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exploiting suid binaries

with one comment

just had a quick refresher on exploiting suid bits (and why they’re so darn evil):

jcran@aldatmak:/usr/bin$ ls -la id
-rwxr-xr-x 1 root root 35232 2008-06-26 20:31 id

jcran@aldatmak:/usr/bin$ id
uid=1000(jcran) gid=1000(jcran) groups=30(dip),127(vboxusers),1000(jcran)

jcran@aldatmak:/usr/bin$ sudo chmod u+s id

jcran@aldatmak:/usr/bin$ ls -la id
-rwxr-xr-x 1 root root 35232 2008-06-26 20:31 id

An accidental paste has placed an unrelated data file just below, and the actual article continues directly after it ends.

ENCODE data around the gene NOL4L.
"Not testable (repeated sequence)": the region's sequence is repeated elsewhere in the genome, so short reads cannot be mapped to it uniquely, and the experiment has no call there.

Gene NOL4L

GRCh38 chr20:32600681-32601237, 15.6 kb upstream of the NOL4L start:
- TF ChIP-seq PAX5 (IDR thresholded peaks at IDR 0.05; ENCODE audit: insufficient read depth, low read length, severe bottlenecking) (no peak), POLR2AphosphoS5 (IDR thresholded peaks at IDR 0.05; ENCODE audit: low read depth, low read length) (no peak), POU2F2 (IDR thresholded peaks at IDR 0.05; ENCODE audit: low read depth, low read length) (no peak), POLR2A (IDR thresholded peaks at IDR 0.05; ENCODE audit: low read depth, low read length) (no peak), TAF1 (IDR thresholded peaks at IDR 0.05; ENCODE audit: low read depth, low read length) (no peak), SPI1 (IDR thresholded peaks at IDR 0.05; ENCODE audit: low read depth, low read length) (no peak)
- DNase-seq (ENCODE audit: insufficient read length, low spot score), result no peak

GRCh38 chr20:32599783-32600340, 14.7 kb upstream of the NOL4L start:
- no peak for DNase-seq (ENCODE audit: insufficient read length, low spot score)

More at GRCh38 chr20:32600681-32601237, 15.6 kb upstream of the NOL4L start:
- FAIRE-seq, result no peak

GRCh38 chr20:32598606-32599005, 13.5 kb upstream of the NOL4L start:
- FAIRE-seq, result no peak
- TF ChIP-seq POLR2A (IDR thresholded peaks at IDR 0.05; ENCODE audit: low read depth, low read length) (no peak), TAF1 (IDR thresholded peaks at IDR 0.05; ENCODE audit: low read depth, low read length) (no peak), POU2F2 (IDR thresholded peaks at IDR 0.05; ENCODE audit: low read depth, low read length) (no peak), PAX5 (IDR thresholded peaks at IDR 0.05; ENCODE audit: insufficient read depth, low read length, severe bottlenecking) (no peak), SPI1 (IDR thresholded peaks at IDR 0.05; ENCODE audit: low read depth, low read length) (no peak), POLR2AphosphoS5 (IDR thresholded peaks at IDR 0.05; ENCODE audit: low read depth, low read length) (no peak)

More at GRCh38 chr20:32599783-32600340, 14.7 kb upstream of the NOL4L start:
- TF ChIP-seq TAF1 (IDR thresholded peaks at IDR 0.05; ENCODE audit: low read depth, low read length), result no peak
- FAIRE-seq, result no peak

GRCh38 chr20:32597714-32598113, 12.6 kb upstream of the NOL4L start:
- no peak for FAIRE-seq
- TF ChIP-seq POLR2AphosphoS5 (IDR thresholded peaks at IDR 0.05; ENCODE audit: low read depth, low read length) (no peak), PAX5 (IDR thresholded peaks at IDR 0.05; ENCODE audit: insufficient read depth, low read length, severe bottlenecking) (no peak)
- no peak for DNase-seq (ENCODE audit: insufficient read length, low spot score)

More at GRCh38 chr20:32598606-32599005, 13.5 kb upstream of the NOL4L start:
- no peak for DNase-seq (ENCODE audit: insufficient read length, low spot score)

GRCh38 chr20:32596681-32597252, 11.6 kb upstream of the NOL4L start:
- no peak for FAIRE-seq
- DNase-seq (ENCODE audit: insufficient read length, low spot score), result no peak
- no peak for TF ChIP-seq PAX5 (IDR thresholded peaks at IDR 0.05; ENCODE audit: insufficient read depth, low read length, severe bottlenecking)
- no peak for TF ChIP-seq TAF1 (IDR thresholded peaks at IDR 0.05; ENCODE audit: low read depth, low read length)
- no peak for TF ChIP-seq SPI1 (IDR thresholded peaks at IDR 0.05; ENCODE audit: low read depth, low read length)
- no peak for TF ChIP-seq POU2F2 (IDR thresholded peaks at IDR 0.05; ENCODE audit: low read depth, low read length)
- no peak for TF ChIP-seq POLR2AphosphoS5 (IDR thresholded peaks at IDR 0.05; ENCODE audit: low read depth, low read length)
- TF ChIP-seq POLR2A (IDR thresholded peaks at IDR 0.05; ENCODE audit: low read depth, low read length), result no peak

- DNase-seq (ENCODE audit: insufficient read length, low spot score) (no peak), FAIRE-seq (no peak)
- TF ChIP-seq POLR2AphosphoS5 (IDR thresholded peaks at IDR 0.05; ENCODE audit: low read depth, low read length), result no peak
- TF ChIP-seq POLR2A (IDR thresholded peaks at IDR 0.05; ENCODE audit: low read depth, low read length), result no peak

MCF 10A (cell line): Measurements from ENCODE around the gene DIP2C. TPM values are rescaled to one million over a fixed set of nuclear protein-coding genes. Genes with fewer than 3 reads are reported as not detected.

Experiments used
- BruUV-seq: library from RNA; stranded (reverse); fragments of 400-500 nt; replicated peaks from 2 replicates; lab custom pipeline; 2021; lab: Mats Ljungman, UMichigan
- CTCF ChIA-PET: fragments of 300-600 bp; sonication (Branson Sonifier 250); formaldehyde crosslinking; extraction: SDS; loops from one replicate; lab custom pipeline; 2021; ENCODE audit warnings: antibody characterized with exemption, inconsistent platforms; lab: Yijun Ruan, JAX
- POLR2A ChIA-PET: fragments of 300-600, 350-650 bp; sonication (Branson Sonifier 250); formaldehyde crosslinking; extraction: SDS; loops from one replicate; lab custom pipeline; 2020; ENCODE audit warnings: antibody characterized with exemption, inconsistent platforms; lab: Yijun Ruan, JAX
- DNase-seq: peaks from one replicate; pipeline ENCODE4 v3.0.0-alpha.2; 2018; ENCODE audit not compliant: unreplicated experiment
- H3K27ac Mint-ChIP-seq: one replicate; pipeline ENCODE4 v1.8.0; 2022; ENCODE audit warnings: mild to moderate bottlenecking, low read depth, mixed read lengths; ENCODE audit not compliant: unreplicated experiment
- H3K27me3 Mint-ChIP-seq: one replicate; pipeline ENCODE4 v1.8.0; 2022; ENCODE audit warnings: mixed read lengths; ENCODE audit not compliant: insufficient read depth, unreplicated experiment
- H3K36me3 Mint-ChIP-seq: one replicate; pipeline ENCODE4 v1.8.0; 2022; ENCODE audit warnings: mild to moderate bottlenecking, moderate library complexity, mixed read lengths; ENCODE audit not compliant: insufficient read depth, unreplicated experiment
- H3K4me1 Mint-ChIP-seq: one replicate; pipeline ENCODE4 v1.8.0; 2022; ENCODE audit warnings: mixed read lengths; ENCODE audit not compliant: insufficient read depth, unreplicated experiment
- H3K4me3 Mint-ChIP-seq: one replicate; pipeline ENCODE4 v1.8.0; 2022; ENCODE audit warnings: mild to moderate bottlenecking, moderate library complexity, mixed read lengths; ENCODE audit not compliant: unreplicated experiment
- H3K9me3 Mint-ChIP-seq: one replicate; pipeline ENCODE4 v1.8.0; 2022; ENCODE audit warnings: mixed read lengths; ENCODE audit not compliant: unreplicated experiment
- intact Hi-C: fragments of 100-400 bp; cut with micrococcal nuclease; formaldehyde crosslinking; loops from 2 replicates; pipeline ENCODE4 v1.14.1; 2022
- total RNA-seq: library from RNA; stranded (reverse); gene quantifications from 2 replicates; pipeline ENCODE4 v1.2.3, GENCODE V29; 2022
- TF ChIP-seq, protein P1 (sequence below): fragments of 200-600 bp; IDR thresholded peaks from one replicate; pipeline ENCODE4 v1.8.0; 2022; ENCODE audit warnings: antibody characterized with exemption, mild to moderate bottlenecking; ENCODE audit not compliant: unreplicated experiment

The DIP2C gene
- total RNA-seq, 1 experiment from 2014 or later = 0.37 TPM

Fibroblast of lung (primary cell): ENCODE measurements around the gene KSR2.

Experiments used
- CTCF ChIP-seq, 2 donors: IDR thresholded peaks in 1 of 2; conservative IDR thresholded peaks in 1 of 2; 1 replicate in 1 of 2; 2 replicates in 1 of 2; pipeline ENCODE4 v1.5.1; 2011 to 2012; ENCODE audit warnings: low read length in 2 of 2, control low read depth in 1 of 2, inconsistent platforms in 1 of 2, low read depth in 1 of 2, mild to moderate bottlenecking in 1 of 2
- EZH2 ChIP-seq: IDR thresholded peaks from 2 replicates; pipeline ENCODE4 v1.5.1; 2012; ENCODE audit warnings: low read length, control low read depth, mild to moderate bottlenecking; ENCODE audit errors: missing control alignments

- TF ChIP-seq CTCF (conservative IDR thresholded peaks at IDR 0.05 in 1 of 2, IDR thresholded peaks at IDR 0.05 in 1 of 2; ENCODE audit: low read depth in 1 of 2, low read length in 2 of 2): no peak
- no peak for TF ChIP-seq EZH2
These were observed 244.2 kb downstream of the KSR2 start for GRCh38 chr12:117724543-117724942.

jcran@aldatmak:/usr/bin$ id
uid=1000(jcran) gid=1000(jcran) euid=0(root) groups=30(dip),127(vboxusers),1000(jcran)

jcran@aldatmak:/usr/bin$ sudo chmod u-s id

The first time it’s executed (no suid bit) – the euid is 1000, jcran. the second time, after the suid bit has been set, i’m effectively root.

finding all suid binaries on a system:

 find / -type f \( -perm -04000 -o -perm -02000 \) \-exec ls -lg {} \;

note, this technique doesn’t work on bash if it’s been set SUID.

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Written by jcran

October 14, 2009 at 7:44 PM

Posted in Uncategorized

One Response

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  1. In both cases ls returns the same result. Is that correct?

    Martin Rakhmanov

    May 22, 2012 at 4:19 AM


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